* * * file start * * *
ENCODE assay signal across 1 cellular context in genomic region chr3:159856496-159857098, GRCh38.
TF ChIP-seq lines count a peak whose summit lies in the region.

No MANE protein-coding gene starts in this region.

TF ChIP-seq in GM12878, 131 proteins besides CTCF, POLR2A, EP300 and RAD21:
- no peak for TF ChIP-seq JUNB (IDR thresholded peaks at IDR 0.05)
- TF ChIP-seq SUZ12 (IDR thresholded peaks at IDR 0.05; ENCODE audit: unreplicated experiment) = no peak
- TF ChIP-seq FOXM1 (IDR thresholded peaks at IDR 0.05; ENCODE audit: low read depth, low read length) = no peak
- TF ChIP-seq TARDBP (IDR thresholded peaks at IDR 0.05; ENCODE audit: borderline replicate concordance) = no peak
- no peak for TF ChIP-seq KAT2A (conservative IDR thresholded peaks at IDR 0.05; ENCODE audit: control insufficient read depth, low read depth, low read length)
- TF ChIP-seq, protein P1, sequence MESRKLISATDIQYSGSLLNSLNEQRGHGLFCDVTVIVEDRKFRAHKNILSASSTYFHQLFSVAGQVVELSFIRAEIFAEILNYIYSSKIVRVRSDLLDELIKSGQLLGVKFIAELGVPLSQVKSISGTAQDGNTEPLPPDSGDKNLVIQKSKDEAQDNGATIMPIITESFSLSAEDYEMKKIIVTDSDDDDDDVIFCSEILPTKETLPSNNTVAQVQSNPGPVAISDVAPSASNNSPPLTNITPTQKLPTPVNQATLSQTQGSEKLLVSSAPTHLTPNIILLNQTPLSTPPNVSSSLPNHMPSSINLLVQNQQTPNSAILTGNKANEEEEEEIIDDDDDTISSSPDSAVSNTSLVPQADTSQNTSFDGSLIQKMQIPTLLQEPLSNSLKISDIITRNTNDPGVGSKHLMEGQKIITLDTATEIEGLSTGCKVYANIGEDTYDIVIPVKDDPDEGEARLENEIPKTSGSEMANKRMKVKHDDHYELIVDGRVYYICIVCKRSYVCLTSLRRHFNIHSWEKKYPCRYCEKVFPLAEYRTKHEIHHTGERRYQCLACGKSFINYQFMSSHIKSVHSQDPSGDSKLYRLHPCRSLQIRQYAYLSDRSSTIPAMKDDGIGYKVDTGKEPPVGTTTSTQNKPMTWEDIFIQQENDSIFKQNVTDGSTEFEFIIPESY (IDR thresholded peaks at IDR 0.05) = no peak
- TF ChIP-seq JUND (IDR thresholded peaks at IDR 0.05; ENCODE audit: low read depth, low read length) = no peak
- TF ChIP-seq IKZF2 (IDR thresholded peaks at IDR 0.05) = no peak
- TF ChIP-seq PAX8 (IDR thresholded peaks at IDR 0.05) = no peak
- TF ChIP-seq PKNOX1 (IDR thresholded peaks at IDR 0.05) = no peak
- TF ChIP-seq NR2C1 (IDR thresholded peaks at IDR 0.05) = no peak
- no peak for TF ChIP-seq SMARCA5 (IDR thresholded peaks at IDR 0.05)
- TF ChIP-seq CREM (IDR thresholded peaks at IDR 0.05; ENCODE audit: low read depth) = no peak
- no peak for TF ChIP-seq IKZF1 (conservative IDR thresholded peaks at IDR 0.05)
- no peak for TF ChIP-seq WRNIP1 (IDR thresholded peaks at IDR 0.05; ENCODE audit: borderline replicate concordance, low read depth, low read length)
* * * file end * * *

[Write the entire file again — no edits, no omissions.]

ENCODE assay signal across 1 cellular context in genomic region chr3:159856496-159857098, GRCh38.
TF ChIP-seq lines count a peak whose summit lies in the region.

No MANE protein-coding gene starts in this region.

TF ChIP-seq in GM12878, 131 proteins besides CTCF, POLR2A, EP300 and RAD21:
- no peak for TF ChIP-seq JUNB (IDR thresholded peaks at IDR 0.05)
- TF ChIP-seq SUZ12 (IDR thresholded peaks at IDR 0.05; ENCODE audit: unreplicated experiment) = no peak
- TF ChIP-seq FOXM1 (IDR thresholded peaks at IDR 0.05; ENCODE audit: low read depth, low read length) = no peak
- TF ChIP-seq TARDBP (IDR thresholded peaks at IDR 0.05; ENCODE audit: borderline replicate concordance) = no peak
- no peak for TF ChIP-seq KAT2A (conservative IDR thresholded peaks at IDR 0.05; ENCODE audit: control insufficient read depth, low read depth, low read length)
- TF ChIP-seq, protein P1, sequence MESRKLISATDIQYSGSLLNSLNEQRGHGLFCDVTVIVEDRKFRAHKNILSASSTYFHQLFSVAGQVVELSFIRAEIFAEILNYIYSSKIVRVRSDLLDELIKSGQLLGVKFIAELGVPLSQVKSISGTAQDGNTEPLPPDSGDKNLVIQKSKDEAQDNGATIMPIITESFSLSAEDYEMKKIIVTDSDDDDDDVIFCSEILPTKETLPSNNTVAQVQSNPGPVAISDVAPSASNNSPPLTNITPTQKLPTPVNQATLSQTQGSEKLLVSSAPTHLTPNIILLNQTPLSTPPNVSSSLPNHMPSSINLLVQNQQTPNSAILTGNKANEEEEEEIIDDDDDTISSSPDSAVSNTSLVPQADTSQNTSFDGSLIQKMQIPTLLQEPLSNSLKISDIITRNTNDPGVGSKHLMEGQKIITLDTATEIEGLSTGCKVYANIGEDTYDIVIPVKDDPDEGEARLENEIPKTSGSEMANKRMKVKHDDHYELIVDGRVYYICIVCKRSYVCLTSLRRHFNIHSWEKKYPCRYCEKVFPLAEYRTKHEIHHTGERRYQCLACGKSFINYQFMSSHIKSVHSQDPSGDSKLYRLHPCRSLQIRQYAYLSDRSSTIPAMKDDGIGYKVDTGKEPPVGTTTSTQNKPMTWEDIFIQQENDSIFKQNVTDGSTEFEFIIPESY (IDR thresholded peaks at IDR 0.05) = no peak
- TF ChIP-seq JUND (IDR thresholded peaks at IDR 0.05; ENCODE audit: low read depth, low read length) = no peak
- TF ChIP-seq IKZF2 (IDR thresholded peaks at IDR 0.05) = no peak
- TF ChIP-seq PAX8 (IDR thresholded peaks at IDR 0.05) = no peak
- TF ChIP-seq PKNOX1 (IDR thresholded peaks at IDR 0.05) = no peak
- TF ChIP-seq NR2C1 (IDR thresholded peaks at IDR 0.05) = no peak
- no peak for TF ChIP-seq SMARCA5 (IDR thresholded peaks at IDR 0.05)
- TF ChIP-seq CREM (IDR thresholded peaks at IDR 0.05; ENCODE audit: low read depth) = no peak
- no peak for TF ChIP-seq IKZF1 (conservative IDR thresholded peaks at IDR 0.05)
- no peak for TF ChIP-seq WRNIP1 (IDR thresholded peaks at IDR 0.05; ENCODE audit: borderline replicate concordance, low read depth, low read length)